Thursday, July 24, 2008

Thursday? Already?

I've been so busy I'm falling behind on blogging. So, today, I'm borrowing a thing that's going around the Internet. I love stuff like this anyway, and it made me think. When I was a kid, I learned to read, literally from my father's bookshelves, so I didn't know I was reading "classics." I think everyone should learn to read this way. I never understand folks who put down any kind of book. The books on my dad's shelves were just good stories. I'm just glad there are still so many to read!

The Big Read, an initiative by the National Endowment for the Arts, has estimated that the average adult has only read 6 of the top 100 books they've printed. How do you do?

The idea is:
1) Look at the list and bold those you have read.
2) Italicize those you intend to read.
3) Underline the books you LOVE.

1 Pride and Prejudice - Jane Austen
2 The Lord of the Rings - JRR Tolkien (Only the first 1 and 1/2--not sure why I stopped.)
3 Jane Eyre - Charlotte Bronte
4 Harry Potter series - JK Rowling
5 To Kill a Mockingbird - Harper Lee (Reading this list, I realize that I think this is one of the greatest stories. It does so many things on so many levels. I almost think the fact that it goes on school reading lists does it a disservice because children who should be devouring it see it as a "job.")
6 The Bible
7 Wuthering Heights - Emily Bronte
8 Nineteen Eighty Four - George Orwell
9 His Dark Materials - Philip Pullman
10 Great Expectations - Charles Dickens
11 Little Women - Louisa M Alcott
12 Tess of the D'Urbervilles - Thomas Hardy
13 Catch 22 - Joseph Heller
14 Complete Works of Shakespeare (This one hurts. I’m just not sure I’ve read the complete works.) Yet, I revere him.
15 Rebecca - Daphne Du Maurier
16 The Hobbit - JRR Tolkien
17 Birdsong - Sebastian Faulks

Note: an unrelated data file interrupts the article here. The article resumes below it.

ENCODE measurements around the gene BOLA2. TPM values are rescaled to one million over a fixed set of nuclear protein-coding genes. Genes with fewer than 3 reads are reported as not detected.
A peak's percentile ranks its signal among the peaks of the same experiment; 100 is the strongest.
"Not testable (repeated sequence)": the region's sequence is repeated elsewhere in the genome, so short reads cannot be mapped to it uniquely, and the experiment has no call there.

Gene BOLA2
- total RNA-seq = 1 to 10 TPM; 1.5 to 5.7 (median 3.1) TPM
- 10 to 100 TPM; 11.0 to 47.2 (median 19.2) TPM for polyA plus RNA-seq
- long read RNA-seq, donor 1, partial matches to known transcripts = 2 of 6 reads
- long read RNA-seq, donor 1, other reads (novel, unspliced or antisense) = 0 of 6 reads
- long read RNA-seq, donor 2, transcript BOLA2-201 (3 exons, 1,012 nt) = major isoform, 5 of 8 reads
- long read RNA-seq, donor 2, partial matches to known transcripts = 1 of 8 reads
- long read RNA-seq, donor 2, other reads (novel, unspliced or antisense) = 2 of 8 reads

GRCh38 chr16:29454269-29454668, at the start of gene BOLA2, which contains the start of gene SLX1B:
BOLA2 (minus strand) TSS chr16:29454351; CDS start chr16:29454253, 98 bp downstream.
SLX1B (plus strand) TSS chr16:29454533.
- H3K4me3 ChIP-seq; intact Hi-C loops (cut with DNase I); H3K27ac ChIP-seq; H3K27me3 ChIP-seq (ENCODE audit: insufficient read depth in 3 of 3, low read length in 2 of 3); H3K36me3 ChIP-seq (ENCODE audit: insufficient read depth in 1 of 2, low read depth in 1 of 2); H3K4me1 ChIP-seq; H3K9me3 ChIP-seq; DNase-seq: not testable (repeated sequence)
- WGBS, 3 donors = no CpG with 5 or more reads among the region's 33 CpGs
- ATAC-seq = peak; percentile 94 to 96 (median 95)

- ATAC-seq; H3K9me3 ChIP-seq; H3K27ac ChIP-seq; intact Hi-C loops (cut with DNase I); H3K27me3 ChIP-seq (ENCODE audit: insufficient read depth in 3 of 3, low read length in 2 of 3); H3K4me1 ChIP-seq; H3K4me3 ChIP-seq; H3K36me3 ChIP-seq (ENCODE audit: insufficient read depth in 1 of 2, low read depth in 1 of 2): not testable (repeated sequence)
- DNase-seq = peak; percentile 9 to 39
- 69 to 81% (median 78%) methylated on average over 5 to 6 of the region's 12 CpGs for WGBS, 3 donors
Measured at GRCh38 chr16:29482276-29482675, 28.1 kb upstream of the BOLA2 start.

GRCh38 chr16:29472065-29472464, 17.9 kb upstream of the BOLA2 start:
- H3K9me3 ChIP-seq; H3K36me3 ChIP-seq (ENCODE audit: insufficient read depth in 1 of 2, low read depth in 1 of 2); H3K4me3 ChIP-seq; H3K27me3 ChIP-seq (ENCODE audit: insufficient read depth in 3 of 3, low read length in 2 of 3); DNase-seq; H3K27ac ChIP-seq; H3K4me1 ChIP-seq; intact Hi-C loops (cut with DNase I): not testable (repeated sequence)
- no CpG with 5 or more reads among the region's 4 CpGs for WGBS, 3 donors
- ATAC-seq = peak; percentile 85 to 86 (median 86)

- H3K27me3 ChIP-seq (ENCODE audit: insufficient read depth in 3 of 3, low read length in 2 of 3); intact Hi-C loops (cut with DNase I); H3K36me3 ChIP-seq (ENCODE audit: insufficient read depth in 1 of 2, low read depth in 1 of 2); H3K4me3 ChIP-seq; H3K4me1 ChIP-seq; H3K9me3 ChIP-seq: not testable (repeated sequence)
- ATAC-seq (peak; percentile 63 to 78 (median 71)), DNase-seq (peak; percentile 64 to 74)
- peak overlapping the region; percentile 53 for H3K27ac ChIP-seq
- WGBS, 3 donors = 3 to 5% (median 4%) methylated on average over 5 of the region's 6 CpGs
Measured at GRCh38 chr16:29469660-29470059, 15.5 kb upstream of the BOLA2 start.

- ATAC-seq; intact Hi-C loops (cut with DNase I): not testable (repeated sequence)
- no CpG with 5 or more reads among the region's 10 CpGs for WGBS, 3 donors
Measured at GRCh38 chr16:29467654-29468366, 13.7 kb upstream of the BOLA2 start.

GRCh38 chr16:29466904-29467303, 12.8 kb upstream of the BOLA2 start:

18 Catcher in the Rye - JD Salinger
19 The Time Traveller's Wife - Audrey Niffenegger (Again, I've started--why haven't I finished?)
20 Middlemarch - George Eliot
21 Gone With The Wind - Margaret Mitchell
22 The Great Gatsby - F Scott Fitzgerald
23 Bleak House - Charles Dickens
24 War and Peace - Leo Tolstoy (I get past--past, mind you--that first battle scene, and it's as if I need a long vacation.)
25 The Hitch Hiker's Guide to the Galaxy - Douglas Adams (My nephew insists I'm a barbarian because I haven't read this.)
26 Brideshead Revisited - Evelyn Waugh (Am reading right now)
27 Crime and Punishment - Fyodor Dostoyevsky
28 Grapes of Wrath - John Steinbeck
29 Alice in Wonderland - Lewis Carroll (I read this one the summer I was 5. The Cheshire Cat scared me so much I never touched it again until I was forced to in college, and now I re-read it so often I'm on my third copy.)
30 The Wind in the Willows - Kenneth Grahame
31 Anna Karenina - Leo Tolstoy (Another start/stop)
32 David Copperfield - Charles Dickens (This book opened my eyes to Charles Dickens. I loathed Great Expectations and thought I didn't like Dickens because of it. This was assigned in a class, and afterward, I ran through Dickens with delight!)
33 Chronicles of Narnia - CS Lewis
34 Emma - Jane Austen (This book continues to amaze me. I dislike Emma for so long, and then, all of a sudden, I love her. That Jane Austen! She's amazing!)
35 Persuasion - Jane Austen
36 The Lion, The Witch and The Wardrobe - CS Lewis
37 The Kite Runner - Khaled Hosseini
38 Captain Corelli's Mandolin - Louis De Bernieres
39 Memoirs of a Geisha - Arthur Golden
40 Winnie the Pooh - AA Milne (Whattsa matter with me?)
41 Animal Farm - George Orwell
42 The Da Vinci Code - Dan Brown
43 One Hundred Years of Solitude - Gabriel Garcia Marquez
45 The Woman in White - Wilkie Collins
46 Anne of Green Gables - LM Montgomery
47 Far From The Madding Crowd - Thomas Hardy
48 The Handmaid's Tale - Margaret Atwood
49 Lord of the Flies - William Golding
50 Atonement - Ian McEwan
52 Dune - Frank Herbert
53 Cold Comfort Farm - Stella Gibbons
54 Sense and Sensibility - Jane Austen
55 A Suitable Boy - Vikram Seth
56 The Shadow of the Wind - Carlos Ruiz Zafon (An astounding book. I'm in the middle of it; I keep reading bits. This is one I literally don't want to finish. Talk about reading pleasure.)
57 A Tale Of Two Cities - Charles Dickens
58 Brave New World - Aldous Huxley